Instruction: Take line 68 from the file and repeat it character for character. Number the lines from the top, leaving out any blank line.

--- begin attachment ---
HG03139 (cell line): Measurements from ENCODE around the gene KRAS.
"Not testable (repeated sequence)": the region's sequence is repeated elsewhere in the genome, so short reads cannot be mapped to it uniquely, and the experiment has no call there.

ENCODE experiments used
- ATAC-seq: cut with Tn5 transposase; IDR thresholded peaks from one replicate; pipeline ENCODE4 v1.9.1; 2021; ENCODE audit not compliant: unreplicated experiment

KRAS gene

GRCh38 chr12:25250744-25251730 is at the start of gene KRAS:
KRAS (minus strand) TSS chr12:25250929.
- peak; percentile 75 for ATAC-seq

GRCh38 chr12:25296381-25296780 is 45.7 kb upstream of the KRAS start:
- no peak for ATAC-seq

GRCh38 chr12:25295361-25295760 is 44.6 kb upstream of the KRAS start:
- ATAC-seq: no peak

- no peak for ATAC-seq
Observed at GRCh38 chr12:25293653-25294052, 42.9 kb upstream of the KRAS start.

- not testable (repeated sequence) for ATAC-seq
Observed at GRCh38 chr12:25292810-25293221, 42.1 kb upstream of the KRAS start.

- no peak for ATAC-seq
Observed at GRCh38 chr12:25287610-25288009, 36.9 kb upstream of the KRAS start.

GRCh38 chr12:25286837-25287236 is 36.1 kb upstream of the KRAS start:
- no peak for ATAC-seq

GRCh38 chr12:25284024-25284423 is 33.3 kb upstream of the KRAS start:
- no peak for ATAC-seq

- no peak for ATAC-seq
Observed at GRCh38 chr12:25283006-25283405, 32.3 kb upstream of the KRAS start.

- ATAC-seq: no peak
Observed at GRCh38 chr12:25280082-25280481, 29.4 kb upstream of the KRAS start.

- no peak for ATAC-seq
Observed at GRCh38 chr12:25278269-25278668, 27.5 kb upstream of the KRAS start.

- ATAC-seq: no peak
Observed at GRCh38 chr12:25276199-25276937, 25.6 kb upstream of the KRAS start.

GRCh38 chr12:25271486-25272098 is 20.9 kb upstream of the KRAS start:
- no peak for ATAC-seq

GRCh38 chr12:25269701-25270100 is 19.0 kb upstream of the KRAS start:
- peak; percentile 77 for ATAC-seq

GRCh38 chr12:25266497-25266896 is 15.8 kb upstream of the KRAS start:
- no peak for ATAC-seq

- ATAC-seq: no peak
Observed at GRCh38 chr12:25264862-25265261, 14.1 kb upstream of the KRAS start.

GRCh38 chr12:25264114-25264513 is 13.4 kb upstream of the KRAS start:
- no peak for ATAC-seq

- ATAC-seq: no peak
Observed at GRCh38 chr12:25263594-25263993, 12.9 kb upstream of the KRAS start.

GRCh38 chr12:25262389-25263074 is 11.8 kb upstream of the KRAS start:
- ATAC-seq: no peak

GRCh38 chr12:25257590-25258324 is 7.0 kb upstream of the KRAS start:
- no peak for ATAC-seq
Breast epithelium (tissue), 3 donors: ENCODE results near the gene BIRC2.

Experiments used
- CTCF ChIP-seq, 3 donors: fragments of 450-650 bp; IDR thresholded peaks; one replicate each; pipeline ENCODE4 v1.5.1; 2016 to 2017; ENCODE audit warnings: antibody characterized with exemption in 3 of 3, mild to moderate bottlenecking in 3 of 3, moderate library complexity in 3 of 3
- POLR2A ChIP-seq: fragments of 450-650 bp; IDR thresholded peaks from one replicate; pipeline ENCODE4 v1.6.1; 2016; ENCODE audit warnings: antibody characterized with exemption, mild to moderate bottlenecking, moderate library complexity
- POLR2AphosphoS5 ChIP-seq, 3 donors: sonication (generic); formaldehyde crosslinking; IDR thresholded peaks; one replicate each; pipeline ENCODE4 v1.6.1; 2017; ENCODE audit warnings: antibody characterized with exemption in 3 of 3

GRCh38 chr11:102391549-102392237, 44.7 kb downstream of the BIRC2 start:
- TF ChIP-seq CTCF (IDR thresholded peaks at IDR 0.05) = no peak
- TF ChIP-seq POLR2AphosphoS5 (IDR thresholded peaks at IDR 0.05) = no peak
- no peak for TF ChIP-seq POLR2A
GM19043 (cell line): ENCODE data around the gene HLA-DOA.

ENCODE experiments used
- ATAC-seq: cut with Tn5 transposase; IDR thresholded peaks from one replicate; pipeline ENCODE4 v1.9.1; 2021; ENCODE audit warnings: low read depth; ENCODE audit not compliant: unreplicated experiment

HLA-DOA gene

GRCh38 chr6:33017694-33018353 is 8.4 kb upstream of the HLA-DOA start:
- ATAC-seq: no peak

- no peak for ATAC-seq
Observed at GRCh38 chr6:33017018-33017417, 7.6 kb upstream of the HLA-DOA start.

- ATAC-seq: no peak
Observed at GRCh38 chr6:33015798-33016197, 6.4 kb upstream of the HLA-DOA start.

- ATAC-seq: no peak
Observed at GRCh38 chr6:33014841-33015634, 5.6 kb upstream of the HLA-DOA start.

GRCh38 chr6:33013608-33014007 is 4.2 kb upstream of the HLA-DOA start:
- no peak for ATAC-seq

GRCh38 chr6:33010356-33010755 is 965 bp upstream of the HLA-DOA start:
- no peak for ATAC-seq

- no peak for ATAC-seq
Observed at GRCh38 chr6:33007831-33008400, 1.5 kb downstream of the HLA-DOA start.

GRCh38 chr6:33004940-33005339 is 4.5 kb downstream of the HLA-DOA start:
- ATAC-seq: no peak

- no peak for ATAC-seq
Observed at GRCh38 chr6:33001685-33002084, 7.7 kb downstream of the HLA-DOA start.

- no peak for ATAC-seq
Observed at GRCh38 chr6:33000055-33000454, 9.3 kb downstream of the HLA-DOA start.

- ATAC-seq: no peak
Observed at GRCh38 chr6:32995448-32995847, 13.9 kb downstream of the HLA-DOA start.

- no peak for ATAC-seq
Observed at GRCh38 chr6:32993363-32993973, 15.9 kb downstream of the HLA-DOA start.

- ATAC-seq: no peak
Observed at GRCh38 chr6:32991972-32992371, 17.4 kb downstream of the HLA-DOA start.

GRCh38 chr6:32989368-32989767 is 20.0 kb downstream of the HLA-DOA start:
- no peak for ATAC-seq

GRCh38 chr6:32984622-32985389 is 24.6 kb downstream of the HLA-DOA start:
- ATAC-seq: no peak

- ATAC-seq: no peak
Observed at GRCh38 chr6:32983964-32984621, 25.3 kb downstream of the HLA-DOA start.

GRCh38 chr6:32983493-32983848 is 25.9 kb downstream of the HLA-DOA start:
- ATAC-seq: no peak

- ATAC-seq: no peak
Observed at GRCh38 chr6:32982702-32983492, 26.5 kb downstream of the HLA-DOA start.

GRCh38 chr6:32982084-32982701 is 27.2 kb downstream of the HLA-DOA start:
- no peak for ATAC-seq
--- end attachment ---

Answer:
GRCh38 chr6:33013608-33014007 is 4.2 kb upstream of the HLA-DOA start: